Hi Jennifer and welcome to HJ! We’re so excited to chat with you about your new release, Four Nights to Forever!
Please summarize the book a la Twitter style for the readers here:
Please share the opening lines of this book:
“Van’s all packed, except that last box,” one of the movers said. The other must be out at the van and both of them were probably wondering what was taking Cassie so long to put a stupid teapot in a box so they could be done with the job.
Cassie Sumner looked at the white teapot with VOTES FOR WOMEN written in blue on its side. She’d bought the teapot on a romantic trip with Tom to Newport, Rhode Island.
Please share a few Fun facts about this book…
- I own the white teapot with “Votes for Women” on it, and I bought it at Marble House in Newport, Rhode Island.
- Snowdance the ski resort is a combination of the ski resorts I’ve been at, including Alta, Snowbird, and Sun Valley. Except to see more of the resort in coming books.
- There are lots of things in here that are unique to either Salt Lake City or the Inter-mountain West, including the Arctic Circle and their lime rickeys.
- Like Doug, my favorite thing to eat in Salt Lake City is also the zucchini fries at B&D’s Burgers.
- On the more personal side, this was written as my “I’m getting a divorce” fantasy. I didn’t have the courage to have a wild affair with a ski instructor, so I wrote one. 🙂
What first attracts your Hero to the Heroine and vice versa?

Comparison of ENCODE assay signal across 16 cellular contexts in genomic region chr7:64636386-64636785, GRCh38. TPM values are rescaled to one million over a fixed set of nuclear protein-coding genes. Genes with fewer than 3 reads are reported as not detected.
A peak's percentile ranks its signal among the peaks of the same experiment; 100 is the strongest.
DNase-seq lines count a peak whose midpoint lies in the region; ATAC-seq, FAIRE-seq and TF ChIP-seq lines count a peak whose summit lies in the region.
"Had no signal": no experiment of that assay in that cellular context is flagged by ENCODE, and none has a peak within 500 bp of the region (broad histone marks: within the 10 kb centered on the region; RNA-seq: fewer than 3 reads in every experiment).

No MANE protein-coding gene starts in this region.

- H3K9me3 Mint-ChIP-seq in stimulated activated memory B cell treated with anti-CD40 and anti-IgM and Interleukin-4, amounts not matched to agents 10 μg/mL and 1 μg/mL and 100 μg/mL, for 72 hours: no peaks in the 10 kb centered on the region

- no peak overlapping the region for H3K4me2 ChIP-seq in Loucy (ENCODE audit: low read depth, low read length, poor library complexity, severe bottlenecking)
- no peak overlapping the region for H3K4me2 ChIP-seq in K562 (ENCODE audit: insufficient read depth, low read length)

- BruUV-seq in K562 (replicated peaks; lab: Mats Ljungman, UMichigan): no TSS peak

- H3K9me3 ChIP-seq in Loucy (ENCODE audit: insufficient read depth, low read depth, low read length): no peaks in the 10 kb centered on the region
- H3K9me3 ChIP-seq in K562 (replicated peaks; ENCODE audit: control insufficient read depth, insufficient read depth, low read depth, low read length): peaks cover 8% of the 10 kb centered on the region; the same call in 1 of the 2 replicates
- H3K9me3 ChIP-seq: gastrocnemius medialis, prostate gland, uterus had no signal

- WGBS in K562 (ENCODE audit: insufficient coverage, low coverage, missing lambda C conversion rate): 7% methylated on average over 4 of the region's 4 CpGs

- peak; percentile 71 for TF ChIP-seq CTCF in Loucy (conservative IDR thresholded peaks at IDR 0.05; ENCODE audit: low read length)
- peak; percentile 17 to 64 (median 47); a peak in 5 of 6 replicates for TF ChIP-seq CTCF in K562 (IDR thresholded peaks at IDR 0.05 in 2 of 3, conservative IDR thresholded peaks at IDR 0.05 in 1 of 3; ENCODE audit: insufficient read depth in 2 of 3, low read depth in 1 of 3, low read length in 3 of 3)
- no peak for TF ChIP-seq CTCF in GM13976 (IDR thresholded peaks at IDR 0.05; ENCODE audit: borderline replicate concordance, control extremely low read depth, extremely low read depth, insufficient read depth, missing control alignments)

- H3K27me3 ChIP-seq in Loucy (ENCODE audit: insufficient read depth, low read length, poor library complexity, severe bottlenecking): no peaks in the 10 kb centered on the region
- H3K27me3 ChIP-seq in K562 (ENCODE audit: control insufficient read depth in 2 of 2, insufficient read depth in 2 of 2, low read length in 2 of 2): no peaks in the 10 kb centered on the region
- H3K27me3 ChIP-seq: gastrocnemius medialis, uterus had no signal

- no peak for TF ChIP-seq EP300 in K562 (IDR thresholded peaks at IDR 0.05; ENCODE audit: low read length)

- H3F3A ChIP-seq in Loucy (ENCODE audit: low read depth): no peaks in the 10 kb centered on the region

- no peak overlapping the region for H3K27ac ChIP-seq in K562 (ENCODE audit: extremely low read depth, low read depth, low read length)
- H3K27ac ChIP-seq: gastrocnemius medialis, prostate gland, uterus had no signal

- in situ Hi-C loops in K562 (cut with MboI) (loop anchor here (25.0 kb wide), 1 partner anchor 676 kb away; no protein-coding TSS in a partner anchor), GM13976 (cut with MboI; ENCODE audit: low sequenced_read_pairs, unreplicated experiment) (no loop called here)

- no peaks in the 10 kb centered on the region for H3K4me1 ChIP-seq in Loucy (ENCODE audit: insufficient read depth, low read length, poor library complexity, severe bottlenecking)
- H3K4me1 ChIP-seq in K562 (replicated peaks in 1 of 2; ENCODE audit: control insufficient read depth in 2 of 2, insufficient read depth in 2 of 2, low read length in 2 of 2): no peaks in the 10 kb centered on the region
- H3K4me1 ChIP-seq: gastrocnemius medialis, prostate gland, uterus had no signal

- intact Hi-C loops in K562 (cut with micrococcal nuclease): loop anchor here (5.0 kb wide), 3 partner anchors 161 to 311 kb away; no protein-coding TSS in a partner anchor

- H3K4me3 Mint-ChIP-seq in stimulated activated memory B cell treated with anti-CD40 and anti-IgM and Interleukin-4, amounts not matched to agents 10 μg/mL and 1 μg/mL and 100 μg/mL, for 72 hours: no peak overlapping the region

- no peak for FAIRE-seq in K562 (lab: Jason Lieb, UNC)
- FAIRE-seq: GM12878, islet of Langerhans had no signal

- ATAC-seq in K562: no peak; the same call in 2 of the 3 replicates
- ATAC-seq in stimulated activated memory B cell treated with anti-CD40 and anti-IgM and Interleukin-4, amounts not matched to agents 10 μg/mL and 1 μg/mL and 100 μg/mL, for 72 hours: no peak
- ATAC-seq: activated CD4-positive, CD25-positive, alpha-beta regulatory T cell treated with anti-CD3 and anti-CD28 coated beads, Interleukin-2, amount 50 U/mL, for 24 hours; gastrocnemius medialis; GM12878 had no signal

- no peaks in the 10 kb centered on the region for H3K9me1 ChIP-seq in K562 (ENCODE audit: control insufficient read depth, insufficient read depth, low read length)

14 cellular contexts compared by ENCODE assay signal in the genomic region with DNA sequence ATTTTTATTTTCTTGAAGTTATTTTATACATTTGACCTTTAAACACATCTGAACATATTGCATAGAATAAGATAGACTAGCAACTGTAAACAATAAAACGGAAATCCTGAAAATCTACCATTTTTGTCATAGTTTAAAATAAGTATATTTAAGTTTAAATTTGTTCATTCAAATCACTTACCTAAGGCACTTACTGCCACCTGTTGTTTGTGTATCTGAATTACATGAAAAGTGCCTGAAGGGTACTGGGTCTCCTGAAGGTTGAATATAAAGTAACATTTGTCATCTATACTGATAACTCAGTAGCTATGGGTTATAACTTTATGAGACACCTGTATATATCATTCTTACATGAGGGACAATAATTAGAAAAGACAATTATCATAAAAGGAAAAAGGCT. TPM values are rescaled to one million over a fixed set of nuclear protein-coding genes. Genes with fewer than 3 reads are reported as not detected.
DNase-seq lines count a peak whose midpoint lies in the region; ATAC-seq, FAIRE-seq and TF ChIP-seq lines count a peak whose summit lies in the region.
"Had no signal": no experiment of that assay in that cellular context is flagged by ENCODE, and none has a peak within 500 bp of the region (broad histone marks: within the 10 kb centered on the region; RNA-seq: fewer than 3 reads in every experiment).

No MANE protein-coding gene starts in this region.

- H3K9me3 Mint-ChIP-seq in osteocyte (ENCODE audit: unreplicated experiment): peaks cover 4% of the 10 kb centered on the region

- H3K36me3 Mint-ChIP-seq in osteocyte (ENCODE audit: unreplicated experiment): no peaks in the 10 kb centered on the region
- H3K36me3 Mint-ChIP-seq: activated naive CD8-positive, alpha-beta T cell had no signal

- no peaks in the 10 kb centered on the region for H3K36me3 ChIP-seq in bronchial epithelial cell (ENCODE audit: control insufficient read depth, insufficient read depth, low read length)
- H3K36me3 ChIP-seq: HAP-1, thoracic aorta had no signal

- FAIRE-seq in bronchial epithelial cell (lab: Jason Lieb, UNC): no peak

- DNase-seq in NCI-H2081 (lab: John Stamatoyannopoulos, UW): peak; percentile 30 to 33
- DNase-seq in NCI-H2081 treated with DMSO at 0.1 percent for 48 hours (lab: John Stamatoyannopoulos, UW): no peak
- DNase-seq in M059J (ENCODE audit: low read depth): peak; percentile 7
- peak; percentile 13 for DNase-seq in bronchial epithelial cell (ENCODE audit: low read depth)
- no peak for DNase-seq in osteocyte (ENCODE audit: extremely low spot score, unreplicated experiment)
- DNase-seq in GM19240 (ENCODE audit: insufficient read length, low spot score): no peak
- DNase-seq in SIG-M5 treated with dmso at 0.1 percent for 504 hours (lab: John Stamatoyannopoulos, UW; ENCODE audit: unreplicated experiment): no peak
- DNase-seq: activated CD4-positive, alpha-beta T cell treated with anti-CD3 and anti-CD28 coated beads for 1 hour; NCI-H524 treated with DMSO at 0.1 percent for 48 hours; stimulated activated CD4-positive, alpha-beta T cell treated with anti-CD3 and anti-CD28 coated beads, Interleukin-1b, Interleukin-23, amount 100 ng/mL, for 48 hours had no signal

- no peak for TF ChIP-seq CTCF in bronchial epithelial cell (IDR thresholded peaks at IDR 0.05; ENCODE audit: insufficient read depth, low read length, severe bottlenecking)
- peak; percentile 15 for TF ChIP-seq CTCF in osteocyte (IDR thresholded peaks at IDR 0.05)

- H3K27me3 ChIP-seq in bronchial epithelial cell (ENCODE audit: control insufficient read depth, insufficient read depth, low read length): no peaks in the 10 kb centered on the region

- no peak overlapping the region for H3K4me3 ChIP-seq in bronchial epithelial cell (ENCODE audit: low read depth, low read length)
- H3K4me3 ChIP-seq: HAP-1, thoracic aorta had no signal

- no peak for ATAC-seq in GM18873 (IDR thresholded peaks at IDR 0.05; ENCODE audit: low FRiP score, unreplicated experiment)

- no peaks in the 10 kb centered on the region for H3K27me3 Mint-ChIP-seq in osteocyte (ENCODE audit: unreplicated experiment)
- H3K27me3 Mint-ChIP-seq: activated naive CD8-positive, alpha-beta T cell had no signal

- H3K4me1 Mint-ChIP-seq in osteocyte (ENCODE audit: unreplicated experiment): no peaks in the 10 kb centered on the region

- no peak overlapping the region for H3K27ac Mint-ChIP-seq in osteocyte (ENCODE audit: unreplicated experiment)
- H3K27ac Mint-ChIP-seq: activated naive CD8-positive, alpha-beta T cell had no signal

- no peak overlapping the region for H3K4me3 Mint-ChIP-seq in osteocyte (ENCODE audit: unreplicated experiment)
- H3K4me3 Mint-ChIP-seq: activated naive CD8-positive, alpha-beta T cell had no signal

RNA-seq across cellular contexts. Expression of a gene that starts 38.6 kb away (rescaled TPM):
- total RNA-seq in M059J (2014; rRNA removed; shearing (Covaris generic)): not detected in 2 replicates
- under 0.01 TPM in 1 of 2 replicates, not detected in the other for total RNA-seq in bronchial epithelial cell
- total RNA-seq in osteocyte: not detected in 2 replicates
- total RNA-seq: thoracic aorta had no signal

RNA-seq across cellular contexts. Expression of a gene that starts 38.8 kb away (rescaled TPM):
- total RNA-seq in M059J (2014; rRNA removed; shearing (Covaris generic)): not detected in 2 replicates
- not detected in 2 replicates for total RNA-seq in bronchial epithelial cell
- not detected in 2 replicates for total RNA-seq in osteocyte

Doug is first attracted to Cassie because he likes the way she fills out her ski pants. 😉
Cassie likes Doug’s brown eyes and the way his tan makes his lips look extra pink.
Using just 5 words, how would you describe Hero and Heroine’s love affair?
Sexy, tender, and second chances
The First Kiss…
Hot and in the shower.
Without revealing too much, what is your favorite scene in the book?
I love the first time Cassie tries to flirt with Doug and her inner monologue as she’s trying not to screw it up. She’s nervous, Doug’s amused and trying not to be interested. No one is smooth, but they are both trying to dance to the same tune.
Do I even remember how to flirt with a man? And, God, a possibly twenty-something man, at that?
She’d remembered how to plant her poles, so maybe flirting wasn’t so beyond her. Hell, it had been longer since she’d skied than flirted with a twenty-something man, even if that man had been Tom.
Start with a question. Be interested.